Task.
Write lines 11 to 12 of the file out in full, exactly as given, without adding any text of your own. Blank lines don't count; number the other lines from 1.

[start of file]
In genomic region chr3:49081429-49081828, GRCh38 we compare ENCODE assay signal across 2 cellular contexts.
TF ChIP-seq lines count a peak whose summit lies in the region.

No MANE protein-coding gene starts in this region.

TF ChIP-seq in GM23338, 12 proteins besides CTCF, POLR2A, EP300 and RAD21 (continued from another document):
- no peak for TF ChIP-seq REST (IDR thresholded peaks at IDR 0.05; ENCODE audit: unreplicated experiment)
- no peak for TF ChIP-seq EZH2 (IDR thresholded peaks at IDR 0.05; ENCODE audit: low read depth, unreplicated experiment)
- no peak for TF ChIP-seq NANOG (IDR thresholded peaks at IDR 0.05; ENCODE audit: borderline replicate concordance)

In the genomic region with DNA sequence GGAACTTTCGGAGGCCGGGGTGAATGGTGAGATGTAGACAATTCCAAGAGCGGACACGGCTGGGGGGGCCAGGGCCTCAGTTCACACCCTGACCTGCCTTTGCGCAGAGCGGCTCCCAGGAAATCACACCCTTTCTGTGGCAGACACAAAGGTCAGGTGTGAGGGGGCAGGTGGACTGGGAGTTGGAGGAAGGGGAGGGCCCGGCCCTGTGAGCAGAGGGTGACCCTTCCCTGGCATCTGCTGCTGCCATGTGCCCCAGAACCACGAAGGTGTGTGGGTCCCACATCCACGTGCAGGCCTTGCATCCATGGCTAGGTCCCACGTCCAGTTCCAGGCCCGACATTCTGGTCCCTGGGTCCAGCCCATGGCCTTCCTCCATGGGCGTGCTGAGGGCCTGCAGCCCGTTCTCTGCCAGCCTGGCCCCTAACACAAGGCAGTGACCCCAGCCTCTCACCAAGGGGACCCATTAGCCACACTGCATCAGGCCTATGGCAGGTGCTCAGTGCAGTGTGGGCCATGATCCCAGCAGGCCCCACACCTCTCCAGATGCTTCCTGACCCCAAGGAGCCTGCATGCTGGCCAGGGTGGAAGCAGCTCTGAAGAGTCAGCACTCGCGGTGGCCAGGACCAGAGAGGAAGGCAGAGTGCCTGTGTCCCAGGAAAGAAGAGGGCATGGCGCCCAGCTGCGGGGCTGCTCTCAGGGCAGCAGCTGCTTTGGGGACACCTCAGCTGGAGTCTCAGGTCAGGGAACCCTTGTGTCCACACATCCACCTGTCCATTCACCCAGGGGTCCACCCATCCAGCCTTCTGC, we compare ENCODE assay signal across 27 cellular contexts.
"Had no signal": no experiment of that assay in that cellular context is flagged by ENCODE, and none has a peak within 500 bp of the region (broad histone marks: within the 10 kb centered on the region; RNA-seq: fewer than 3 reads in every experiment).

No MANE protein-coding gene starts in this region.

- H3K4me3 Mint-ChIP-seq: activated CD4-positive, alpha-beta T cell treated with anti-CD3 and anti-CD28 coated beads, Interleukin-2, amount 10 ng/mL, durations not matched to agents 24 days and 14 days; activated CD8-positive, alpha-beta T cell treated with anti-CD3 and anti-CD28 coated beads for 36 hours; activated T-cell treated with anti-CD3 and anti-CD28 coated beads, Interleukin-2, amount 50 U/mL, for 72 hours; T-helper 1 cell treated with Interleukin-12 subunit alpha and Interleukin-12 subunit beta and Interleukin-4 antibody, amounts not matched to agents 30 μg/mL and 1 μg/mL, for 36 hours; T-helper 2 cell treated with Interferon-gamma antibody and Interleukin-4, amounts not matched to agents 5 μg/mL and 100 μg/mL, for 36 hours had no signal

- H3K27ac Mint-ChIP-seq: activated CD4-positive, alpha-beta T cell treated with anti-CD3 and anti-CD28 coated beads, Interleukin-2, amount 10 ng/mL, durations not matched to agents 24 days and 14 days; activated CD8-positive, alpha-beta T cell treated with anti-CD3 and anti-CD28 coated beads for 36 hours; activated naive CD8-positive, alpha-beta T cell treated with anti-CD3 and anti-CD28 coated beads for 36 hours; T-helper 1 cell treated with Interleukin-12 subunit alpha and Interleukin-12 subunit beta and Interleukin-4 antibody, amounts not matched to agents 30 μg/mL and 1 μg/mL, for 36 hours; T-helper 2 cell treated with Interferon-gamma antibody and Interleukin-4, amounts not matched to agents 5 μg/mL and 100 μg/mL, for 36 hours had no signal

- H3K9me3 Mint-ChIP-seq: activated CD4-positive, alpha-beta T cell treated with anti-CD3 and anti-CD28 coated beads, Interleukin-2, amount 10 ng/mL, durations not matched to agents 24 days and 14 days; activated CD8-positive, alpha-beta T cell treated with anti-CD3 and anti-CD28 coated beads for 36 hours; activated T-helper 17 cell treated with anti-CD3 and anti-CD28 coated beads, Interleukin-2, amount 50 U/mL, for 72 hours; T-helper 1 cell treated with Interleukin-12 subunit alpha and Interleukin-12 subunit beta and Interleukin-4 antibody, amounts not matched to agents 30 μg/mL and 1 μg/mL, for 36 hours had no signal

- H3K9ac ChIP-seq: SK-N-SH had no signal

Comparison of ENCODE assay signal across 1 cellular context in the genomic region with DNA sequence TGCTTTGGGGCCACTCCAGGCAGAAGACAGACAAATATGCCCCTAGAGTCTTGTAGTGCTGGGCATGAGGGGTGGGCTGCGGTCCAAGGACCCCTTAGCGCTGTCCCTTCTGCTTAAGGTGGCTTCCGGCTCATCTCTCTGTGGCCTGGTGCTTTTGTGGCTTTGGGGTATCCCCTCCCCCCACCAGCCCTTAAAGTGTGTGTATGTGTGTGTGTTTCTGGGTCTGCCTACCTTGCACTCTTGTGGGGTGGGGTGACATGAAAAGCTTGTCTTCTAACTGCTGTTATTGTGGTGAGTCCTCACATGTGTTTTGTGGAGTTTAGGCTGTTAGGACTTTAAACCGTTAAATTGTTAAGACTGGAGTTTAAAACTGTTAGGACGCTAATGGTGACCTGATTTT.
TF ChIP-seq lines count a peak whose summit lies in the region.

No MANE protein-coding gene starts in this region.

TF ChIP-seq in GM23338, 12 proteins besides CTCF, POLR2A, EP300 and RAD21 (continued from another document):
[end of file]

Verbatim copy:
- H3K4me3 Mint-ChIP-seq: activated CD4-positive, alpha-beta T cell treated with anti-CD3 and anti-CD28 coated beads, Interleukin-2, amount 10 ng/mL, durations not matched to agents 24 days and 14 days; activated CD8-positive, alpha-beta T cell treated with anti-CD3 and anti-CD28 coated beads for 36 hours; activated T-cell treated with anti-CD3 and anti-CD28 coated beads, Interleukin-2, amount 50 U/mL, for 72 hours; T-helper 1 cell treated with Interleukin-12 subunit alpha and Interleukin-12 subunit beta and Interleukin-4 antibody, amounts not matched to agents 30 μg/mL and 1 μg/mL, for 36 hours; T-helper 2 cell treated with Interferon-gamma antibody and Interleukin-4, amounts not matched to agents 5 μg/mL and 100 μg/mL, for 36 hours had no signal

- H3K27ac Mint-ChIP-seq: activated CD4-positive, alpha-beta T cell treated with anti-CD3 and anti-CD28 coated beads, Interleukin-2, amount 10 ng/mL, durations not matched to agents 24 days and 14 days; activated CD8-positive, alpha-beta T cell treated with anti-CD3 and anti-CD28 coated beads for 36 hours; activated naive CD8-positive, alpha-beta T cell treated with anti-CD3 and anti-CD28 coated beads for 36 hours; T-helper 1 cell treated with Interleukin-12 subunit alpha and Interleukin-12 subunit beta and Interleukin-4 antibody, amounts not matched to agents 30 μg/mL and 1 μg/mL, for 36 hours; T-helper 2 cell treated with Interferon-gamma antibody and Interleukin-4, amounts not matched to agents 5 μg/mL and 100 μg/mL, for 36 hours had no signal